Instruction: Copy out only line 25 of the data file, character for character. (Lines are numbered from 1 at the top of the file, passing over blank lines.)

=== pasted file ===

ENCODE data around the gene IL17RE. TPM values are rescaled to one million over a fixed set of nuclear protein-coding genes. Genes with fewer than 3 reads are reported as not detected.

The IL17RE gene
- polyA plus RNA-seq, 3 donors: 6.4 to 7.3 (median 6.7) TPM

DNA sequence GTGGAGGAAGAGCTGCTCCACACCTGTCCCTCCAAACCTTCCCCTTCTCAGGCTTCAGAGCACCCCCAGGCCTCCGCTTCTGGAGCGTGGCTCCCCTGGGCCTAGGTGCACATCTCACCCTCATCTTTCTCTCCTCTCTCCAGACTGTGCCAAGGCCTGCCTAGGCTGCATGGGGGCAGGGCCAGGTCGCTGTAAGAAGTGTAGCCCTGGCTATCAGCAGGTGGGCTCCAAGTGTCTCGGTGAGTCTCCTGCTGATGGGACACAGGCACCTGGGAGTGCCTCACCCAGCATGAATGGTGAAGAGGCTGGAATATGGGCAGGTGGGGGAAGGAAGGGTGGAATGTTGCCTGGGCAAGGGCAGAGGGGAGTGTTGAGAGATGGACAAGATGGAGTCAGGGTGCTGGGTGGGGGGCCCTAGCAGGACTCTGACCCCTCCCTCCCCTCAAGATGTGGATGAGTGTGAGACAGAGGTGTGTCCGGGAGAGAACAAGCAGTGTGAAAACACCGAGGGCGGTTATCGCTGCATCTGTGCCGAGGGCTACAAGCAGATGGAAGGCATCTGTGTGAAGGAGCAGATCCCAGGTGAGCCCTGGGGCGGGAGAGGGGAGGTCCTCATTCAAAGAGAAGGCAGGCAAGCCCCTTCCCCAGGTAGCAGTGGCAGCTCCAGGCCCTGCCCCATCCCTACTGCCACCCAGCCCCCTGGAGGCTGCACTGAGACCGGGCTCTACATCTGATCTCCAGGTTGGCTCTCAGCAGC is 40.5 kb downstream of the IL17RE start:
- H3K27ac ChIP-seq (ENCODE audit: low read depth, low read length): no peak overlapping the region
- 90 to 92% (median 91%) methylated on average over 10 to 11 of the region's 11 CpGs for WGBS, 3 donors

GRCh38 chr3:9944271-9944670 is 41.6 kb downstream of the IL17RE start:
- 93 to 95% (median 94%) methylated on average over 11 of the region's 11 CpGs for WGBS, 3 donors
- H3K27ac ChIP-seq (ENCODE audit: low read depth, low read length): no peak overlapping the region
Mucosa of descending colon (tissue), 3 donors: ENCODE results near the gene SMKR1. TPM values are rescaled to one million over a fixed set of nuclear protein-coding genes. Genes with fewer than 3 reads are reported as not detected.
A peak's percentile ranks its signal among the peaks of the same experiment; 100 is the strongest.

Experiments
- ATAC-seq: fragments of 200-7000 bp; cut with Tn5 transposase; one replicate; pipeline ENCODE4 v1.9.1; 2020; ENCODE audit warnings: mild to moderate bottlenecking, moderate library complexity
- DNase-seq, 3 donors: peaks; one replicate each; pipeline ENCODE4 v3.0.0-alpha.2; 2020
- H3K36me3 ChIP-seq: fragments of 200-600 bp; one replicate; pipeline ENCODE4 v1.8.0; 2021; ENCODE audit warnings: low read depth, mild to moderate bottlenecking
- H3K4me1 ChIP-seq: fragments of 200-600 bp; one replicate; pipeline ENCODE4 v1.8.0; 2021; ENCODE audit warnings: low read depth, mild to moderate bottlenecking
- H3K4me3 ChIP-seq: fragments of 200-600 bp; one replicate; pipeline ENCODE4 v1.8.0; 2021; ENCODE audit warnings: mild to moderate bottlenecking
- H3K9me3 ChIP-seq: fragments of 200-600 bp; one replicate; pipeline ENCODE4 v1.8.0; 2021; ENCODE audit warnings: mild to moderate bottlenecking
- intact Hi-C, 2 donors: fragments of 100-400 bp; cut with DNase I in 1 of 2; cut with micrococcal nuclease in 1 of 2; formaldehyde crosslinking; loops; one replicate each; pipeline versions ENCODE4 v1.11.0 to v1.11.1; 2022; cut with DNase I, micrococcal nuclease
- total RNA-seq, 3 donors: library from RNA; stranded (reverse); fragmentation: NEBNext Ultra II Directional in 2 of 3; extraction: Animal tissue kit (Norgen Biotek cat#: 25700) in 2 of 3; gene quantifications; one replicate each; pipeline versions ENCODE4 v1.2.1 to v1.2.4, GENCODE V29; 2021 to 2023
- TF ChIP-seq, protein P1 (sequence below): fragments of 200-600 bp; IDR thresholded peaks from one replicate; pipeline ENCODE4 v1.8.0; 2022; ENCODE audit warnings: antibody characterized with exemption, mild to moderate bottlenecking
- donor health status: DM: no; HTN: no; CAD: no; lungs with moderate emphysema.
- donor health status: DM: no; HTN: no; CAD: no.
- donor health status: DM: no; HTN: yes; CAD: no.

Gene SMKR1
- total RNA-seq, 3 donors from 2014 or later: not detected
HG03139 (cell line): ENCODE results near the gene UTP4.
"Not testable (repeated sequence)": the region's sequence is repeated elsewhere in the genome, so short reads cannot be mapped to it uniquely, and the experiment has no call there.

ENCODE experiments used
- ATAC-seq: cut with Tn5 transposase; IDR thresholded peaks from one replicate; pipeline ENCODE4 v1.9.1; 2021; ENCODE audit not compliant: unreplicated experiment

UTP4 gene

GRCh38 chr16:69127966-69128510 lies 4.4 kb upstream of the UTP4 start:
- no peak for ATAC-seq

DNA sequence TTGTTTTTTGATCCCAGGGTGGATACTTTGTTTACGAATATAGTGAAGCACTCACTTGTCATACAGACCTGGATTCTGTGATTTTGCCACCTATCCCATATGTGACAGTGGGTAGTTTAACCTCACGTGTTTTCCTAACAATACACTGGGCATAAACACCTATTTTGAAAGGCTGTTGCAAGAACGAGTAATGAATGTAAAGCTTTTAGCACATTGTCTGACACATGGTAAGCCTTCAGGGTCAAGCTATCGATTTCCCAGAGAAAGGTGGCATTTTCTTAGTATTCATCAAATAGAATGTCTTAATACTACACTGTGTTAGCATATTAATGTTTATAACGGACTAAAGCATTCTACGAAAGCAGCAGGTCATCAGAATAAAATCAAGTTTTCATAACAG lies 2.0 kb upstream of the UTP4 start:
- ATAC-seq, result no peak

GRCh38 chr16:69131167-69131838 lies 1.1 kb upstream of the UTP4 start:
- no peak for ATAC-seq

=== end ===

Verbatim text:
Gene SMKR1